Spanish edition of Roman Catholic Bible to change 'fishers of men' to 'fishers of persons'

Publisher reportedly denies move is tied to ‘inclusive’ language


A new Spanish version of the Roman Catholic Bible is ditching the word "man" for "person."

The Jerusalem Bible from publishing house Desclée de Brouwer updated the word used for "man" ("hombre") to "person" ("persona") in its latest Spanish edition.

The move changes the iconic call of Jesus to His disciples to become "fishers of men" in Matthew 4:19 to the more gender-neutral "fishers of persons."

In Greek, the word for "man" is "anthropos," which is used more than 500 times in the New Testament, including multiple instances where Jesus refers to Himself as the "Son of Man."

Published in 1966, the Jerusalem Bible is an English translation of the Catholic Bible. In addition to the 66 books of the Protestant Bible, it includes seven additional books considered extra-biblical books outside of the Catholic Church.

Unlike the Latin Vulgate, the Jerusalem Bible was based on the original Hebrew and Greek texts when its first edition was published in French in 1956 and continues to do so.

Javier Gogeaskoetxea, the managing director of the Desclée De Brouwer publishing house, told Catholic News Agency the change was precipitated by "fidelity to the original text" and not by any social pressure or trend.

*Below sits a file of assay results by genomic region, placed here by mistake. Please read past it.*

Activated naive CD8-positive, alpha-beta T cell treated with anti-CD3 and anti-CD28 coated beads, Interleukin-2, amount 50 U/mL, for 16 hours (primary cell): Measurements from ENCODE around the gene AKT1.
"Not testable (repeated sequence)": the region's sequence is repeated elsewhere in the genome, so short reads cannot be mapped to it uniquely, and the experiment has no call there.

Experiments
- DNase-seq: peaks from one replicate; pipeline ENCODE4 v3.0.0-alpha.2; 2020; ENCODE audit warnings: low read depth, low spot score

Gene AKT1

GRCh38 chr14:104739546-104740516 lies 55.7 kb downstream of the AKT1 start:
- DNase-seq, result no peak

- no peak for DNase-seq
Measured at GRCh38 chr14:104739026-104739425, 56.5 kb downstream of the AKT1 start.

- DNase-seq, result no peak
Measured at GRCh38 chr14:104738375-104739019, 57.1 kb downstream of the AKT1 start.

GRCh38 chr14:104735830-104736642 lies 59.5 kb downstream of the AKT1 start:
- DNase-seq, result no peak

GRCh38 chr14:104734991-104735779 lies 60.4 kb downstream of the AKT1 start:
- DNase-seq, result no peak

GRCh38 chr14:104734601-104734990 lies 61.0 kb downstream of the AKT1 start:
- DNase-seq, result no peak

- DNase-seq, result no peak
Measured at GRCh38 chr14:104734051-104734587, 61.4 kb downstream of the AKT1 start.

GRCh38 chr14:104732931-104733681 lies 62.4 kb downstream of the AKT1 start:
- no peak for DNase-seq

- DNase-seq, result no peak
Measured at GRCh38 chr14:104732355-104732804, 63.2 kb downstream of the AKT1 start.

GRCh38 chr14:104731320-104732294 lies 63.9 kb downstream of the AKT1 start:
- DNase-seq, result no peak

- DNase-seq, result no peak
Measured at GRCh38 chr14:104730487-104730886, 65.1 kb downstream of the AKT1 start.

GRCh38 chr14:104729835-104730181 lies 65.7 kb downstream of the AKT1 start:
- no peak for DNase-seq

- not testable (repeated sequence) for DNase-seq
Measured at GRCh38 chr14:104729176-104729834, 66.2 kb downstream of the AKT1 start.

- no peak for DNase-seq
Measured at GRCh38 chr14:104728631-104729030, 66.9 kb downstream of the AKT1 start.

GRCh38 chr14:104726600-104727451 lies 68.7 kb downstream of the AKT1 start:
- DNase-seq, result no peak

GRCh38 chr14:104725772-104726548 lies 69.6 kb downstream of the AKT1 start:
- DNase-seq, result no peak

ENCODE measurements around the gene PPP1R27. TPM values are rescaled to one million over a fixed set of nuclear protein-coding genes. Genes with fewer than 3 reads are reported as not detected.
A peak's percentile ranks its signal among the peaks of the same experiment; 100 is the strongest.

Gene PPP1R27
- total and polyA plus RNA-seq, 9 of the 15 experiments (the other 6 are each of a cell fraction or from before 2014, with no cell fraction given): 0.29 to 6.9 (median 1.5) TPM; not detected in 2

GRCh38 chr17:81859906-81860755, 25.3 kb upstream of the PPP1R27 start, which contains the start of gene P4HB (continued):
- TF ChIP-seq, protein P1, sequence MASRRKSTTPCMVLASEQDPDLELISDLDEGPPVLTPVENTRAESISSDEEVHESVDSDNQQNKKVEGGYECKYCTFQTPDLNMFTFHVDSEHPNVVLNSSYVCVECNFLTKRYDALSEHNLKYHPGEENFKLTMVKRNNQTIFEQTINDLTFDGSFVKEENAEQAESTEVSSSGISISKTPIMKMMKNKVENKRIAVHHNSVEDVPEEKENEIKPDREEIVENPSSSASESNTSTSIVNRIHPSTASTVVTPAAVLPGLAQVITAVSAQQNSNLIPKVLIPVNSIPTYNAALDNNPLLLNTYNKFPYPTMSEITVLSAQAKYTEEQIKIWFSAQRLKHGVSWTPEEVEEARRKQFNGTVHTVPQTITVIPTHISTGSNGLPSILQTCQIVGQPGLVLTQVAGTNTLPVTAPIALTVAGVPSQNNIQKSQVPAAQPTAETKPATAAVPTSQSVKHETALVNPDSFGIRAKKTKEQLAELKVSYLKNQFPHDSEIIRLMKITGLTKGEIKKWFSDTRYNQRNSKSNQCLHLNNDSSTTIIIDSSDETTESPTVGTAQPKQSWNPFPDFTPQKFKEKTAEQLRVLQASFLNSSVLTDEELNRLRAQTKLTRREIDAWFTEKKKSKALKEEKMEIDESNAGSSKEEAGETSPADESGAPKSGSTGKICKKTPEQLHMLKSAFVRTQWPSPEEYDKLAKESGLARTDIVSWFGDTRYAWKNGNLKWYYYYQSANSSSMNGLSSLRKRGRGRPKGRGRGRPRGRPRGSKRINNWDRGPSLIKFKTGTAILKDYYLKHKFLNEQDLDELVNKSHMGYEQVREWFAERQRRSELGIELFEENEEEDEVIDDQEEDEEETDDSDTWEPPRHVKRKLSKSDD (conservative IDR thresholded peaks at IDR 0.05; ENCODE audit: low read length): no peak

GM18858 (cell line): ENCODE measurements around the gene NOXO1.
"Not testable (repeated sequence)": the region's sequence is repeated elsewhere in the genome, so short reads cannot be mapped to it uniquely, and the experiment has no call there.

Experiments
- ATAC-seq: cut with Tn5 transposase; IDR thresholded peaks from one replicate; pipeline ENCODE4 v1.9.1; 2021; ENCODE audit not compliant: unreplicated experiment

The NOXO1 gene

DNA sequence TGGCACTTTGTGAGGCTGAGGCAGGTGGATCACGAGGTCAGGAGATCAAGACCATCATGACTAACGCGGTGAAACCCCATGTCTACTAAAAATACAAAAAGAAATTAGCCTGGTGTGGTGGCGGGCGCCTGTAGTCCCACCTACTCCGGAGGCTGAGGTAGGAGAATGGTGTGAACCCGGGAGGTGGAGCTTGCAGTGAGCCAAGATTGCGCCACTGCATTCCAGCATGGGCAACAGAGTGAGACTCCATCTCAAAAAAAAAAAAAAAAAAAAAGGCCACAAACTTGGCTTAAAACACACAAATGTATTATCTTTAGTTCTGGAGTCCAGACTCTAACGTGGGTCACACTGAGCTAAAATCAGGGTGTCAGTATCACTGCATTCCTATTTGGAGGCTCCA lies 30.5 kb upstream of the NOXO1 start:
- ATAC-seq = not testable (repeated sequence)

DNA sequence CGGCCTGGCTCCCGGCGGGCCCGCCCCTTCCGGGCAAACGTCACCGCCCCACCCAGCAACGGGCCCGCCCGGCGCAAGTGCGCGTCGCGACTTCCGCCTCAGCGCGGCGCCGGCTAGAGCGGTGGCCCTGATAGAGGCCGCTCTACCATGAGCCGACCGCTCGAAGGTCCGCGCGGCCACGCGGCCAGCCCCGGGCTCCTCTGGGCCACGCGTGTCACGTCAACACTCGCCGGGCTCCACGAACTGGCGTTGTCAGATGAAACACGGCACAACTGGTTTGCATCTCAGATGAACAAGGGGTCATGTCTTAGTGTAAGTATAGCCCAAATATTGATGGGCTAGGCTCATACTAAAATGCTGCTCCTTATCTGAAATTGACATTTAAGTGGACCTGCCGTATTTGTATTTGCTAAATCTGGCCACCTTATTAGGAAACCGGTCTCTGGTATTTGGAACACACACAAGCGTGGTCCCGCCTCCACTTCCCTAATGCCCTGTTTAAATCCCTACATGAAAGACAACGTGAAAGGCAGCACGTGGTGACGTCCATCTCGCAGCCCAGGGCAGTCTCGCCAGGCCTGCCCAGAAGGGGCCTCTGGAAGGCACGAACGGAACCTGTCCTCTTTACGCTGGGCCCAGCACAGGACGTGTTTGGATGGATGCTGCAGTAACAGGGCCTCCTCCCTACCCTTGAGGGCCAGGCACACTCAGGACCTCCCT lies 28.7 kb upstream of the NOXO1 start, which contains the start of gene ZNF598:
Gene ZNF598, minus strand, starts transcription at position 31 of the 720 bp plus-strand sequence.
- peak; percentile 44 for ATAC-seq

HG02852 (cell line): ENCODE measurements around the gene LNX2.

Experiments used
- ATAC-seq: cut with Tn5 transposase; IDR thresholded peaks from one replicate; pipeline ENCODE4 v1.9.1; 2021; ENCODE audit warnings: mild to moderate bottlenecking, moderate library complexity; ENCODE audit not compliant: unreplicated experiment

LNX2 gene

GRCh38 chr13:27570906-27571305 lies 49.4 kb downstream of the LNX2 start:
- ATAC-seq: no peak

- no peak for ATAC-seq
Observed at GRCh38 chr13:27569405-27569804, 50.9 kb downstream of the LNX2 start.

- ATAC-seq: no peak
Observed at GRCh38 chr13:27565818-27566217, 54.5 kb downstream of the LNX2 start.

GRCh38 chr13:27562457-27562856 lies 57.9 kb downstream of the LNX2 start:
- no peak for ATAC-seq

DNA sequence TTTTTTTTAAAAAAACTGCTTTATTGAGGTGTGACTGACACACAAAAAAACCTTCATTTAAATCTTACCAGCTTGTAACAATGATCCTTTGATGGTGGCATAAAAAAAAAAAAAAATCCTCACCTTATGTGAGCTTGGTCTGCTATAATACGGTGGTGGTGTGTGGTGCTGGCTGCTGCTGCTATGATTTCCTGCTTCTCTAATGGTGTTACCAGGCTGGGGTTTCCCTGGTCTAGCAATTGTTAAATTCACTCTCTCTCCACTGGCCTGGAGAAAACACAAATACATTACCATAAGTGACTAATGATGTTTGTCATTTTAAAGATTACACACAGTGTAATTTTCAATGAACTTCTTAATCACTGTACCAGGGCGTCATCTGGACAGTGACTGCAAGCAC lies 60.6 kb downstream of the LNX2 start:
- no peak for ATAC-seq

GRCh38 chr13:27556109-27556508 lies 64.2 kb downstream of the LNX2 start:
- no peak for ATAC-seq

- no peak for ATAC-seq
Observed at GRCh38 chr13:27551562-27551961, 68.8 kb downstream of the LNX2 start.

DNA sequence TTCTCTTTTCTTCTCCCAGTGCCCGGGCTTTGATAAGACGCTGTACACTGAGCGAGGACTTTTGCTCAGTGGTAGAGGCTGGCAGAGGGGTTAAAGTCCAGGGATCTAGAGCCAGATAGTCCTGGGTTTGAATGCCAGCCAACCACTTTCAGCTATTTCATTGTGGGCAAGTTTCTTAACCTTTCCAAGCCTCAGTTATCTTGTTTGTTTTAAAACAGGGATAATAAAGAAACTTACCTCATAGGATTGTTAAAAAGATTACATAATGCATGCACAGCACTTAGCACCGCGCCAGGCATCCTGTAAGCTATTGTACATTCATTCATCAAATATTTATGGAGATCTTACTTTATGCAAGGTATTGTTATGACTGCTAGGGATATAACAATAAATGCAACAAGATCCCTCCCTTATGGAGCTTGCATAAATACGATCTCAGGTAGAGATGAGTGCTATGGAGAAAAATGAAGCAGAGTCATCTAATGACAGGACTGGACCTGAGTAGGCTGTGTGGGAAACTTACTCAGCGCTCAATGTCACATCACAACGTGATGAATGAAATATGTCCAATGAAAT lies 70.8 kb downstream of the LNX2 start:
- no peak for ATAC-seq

According to Gogeaskoetxea, the decision came from the Jerusalem Biblical and Archaeological School and not the publisher. The school is linked to the Dominicans, an order of the Catholic Church.

"If I were to put 'man,'" he said, "we would be lacking in fidelity to the original text because the Greek word is neither man nor woman.

"I understand that there is an attempt to 'polemicize' by attributing 'inclusive' language to the translation. But nothing is further from reality; the reason is fidelity to the original text," he added.

Gogeaskoetxea said the original Greek text does not include gender for "anthropos," so the translation should also reflect a lack of gender with either "person or human being."

One Spanish priest took to Twitter to refute the new translation.

Father Jesús Silva, whose bio reads "priest writer" and Patristic Theology grad, said the "translation as 'people' has its problems."

"What people was Jesus referring to: human, angelic or divine? Well, in the text, thus translated, it is not excluded that Jesus is calling the disciples to evangelize the angels or God himself," Silva wrote.

Silva said that since "human persons" is a relatively vague term. Thus, to "avoid misunderstandings that occur with words like 'person,' 'human being' or 'human earthling,' and adopting the principle of economy of language, we could translate the word 'anthropos' as 'man,' which includes all of the above."

Another priest, Fr. Antonio María Domenech Guillén with the Diocese of Cuenca, appeared to agree with Silva's assessment.

Cuenca wrote: "It doesn't seem right to me, but I think it has the importance that we give it. If we read Holy Scripture every day, we would have realized long ago that the Jerusalem Bible translation is not the best option."

After its English translation was completely updated in 1985, the Jerusalem Bible — now known as the New Jerusalem Bible — has become the most widely used Roman Catholic Bible outside of the U.S.

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